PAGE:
When I heard the words, “With kids like these you have to take them home and love them as long as you have them” spoken by our pediatrician in 2001, I couldn’t believe my ears. When I looked at my husband as my eyes were filling with tears in the small exam room he’d already started crying.
Two days earlier as I was packing to go home from the hospital with our new daughter, a doctor called to tell me that my beautiful, big-eyed, much wanted and loved girl named Quinnlin would need a kidney transplant to survive. The doctor also told me to find a nephrologist, “A what?” I said. “A kidney doctor” she told me, which makes me laugh a little today because now we have several that we call our own. Three months later we found out Gage, our then three year old son’s body held a secret all along; he had the disease as well. Autosomal Recessive Polycystic Kidney Disease, a rare form of PKD referred to as ARPKD, known only to 1:20,000 children, two of which were mine.
Looking back I can see how far I’ve come from those first sad months (a time I refer to as “The Fog”) when I was learning how to cope with a new kind of motherhood, couplehood and womanhood. I’d married my beloved never considering that one day we see our (maybe) kids through medical interventions, trauma, research studies, dialysis, kidney transplants, mental health challenges and the always present special education intervention. When I think about those first several months, I’m sad for that mom, even though I’ve moved on in a positive way through advocacy and activism.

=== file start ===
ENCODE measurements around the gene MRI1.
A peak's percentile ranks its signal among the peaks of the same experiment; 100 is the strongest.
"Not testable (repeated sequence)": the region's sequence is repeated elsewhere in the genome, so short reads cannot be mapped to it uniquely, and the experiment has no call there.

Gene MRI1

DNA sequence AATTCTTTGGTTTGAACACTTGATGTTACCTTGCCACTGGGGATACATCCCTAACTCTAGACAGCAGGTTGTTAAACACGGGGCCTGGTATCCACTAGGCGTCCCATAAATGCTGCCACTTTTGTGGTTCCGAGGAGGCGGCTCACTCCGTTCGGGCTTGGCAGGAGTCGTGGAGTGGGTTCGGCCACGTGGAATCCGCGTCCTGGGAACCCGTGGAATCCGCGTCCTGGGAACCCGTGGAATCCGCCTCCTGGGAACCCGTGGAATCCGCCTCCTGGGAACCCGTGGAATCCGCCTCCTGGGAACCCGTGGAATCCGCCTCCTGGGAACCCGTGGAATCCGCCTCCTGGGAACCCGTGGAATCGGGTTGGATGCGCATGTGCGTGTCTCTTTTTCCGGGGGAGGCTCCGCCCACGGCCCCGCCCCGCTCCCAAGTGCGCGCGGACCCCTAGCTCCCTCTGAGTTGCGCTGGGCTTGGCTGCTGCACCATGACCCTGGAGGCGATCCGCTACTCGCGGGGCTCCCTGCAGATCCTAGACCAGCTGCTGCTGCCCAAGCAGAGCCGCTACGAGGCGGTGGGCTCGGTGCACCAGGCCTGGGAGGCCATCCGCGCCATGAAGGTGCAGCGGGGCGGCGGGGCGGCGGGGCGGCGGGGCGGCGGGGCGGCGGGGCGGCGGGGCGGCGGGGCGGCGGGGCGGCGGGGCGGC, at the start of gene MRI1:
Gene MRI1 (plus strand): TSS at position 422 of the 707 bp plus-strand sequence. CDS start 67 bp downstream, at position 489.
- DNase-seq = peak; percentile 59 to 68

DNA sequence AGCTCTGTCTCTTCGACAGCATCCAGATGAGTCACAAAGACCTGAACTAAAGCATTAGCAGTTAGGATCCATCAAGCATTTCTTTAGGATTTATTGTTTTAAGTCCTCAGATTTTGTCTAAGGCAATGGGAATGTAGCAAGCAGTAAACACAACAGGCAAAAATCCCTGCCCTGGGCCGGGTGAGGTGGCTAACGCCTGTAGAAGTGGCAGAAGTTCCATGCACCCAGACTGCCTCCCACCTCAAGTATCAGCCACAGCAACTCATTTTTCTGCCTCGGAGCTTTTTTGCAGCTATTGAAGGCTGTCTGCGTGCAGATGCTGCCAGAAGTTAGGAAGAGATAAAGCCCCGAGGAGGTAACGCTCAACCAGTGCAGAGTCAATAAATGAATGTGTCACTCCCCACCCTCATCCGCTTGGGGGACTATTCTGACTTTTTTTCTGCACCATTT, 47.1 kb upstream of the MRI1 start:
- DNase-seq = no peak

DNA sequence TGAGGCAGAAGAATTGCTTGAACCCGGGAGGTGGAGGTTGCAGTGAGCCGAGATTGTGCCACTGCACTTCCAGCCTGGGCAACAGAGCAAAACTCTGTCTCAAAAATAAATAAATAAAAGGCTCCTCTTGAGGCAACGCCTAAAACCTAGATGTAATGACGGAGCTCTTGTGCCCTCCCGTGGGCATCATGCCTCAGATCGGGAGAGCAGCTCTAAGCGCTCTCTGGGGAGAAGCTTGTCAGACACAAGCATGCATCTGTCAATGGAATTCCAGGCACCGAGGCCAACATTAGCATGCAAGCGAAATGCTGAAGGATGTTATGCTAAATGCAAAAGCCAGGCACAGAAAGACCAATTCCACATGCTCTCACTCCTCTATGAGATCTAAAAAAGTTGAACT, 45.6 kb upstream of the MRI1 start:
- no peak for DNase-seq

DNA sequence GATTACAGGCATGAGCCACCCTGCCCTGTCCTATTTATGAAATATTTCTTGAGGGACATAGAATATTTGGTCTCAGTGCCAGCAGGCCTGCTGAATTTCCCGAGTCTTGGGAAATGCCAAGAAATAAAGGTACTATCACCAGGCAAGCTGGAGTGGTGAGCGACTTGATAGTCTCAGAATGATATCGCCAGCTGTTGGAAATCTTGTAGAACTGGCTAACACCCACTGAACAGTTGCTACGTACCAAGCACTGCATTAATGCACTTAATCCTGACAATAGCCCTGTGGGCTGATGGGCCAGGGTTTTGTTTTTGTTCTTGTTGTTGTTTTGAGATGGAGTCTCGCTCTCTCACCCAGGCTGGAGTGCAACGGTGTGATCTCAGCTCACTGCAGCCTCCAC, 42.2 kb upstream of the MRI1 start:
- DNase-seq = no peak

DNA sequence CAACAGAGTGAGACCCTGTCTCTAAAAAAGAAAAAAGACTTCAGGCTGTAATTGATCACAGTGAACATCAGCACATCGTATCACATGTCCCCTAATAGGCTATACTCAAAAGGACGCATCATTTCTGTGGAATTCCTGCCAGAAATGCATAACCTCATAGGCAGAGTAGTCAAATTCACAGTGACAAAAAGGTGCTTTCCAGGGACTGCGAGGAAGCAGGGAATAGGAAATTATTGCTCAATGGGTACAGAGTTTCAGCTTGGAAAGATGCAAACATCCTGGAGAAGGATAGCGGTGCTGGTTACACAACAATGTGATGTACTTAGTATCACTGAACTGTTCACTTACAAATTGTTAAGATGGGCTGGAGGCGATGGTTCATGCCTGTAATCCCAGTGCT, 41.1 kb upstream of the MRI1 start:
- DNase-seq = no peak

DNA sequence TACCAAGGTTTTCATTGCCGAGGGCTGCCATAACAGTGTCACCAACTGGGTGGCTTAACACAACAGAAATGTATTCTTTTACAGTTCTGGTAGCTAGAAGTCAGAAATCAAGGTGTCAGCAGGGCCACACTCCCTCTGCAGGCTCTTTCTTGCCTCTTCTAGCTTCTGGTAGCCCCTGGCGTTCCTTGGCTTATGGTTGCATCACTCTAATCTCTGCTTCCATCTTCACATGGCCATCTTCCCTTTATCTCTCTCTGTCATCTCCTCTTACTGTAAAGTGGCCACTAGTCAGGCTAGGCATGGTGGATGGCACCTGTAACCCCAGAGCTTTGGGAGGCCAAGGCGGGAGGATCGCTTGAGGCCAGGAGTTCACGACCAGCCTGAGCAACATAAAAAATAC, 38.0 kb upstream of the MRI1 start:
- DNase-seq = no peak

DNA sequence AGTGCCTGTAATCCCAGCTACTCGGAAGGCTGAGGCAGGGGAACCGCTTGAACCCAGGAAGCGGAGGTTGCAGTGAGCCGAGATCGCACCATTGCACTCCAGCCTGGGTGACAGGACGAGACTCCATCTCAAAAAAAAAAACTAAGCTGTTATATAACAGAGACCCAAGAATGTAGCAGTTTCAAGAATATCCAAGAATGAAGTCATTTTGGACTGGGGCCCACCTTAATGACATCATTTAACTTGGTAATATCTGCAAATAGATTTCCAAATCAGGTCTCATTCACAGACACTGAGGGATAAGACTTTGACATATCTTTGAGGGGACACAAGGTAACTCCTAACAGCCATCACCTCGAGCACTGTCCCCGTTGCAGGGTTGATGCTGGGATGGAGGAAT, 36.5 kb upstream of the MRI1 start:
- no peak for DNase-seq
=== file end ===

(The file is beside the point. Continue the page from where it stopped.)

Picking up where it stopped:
I want to look back at that mother who cradled her sick baby while she nursed her, looked down at her face, cried out of sadness and tell her that it will be hard. There will be days of great fear. Days she’ll feel like giving up. I want to tell her that the time between her bouts of crying and sadness will lengthen and she’ll go many days, months even, without crying about her sick kids. I want to tell her that through it all her family and friends will support them and love them and will have enough faith when she doesn’t. I want to tell her that her marriage will remain strong and that her and her beloved will have humor in their life again. That they will laugh. I want to tell her that the people she will meet along the way because of PKD will make her a better person; a stronger person. I want to tell her that no matter what, she’ll never give up and on many days, in fact more than not, she’ll even be happy.